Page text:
PHILADELPHIA (CBS) — Memorial Day is especially solemn for the families who have lost a loved one killed while serving our country. At Citizens Bank Park, a special ceremony was held Monday afternoon for American gold star mothers.
This is one organization no mother wants to be a part of, set up to honor those whose sons or daughters died during active duty.READ MORE: Pennsylvania Governor Candidate Josh Shapiro Vows To Protect Abortion Access If Elected
On Monday, those moms were honored so that we may all never forget.
“Every fallen hero, every veteran, every person who served, they may not have had children, they may not have had a spouse but every one of them had a mother,” said Lee-Ann Forsythe, a national service officer with American Gold Star Mothers.
Forsythe is a marine and mother who knows what it means to make the ultimate sacrifice. Her son Marc Leeland Plotts, a third-generation marine, was killed in March 2010 during a training exercise preparing to deploy to Afghanistan. He was just 20 years old.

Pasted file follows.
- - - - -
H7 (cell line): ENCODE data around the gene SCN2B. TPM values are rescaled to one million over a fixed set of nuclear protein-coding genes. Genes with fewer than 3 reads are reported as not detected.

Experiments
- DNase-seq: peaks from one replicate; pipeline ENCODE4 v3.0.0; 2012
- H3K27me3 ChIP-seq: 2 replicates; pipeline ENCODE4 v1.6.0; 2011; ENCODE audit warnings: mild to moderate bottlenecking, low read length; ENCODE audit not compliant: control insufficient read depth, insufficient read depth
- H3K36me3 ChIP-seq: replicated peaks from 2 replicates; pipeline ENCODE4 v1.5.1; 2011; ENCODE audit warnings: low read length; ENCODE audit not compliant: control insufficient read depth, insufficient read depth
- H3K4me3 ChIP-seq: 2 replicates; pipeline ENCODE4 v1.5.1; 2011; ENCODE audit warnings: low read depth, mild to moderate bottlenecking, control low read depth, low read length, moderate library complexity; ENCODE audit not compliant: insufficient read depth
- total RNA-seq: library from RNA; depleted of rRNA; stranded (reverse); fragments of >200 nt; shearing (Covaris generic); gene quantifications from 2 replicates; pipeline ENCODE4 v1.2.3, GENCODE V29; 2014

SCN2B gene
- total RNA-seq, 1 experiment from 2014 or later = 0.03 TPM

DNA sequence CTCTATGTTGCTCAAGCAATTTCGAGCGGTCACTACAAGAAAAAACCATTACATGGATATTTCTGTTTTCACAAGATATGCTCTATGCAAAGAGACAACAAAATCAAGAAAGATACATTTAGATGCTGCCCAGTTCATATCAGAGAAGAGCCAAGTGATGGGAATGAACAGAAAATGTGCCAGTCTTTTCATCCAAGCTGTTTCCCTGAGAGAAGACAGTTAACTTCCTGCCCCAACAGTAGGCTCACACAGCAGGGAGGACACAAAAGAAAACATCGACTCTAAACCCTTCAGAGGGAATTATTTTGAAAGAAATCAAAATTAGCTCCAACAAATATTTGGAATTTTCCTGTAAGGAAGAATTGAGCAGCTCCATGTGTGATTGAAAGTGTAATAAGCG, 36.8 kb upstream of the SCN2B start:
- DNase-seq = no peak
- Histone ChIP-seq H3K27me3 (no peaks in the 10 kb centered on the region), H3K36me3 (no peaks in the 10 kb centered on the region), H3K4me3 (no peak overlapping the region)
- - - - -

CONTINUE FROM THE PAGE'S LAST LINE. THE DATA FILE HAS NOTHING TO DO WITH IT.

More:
Forsythe is now one of the thousands of gold star mothers who honor their sons or daughters killed while serving our country.
“There’s a saying that you die twice. The first time you die is the last breath you take and the second time you die is the last time someone says your name. So our mission is to say their names,” Forsythe said.READ MORE: First-Of-Its-Kind Program At Crozer-Chester Medical Center Encouraging Minority Students To Pursue STEM Careers
On Monday, the Phillies honored these moms and their fallen heroes with a special ceremony including the first-ever gold star seat inside Citizens Bank Park.
Team owner John Middleton lost a cousin during active service in 2004.
“Honoring the gold star mothers is so important because what our military has done for us — the men and women who’ve served — have given us our freedoms,” Middleton said.
United as a nation with the promise to never forget.
“We can’t let them die. We have to remember every day and especially on Memorial Day we have to remember what they sacrificed so that we can do these things. We can go to baseball games, we can say what we want to say, we have freedoms,” Forsythe said.MORE NEWS: Man Killed In Road Rage Shooting In Springfield Identified, Authorities Say
Pennsylvania is home to nearly 800,000 veterans.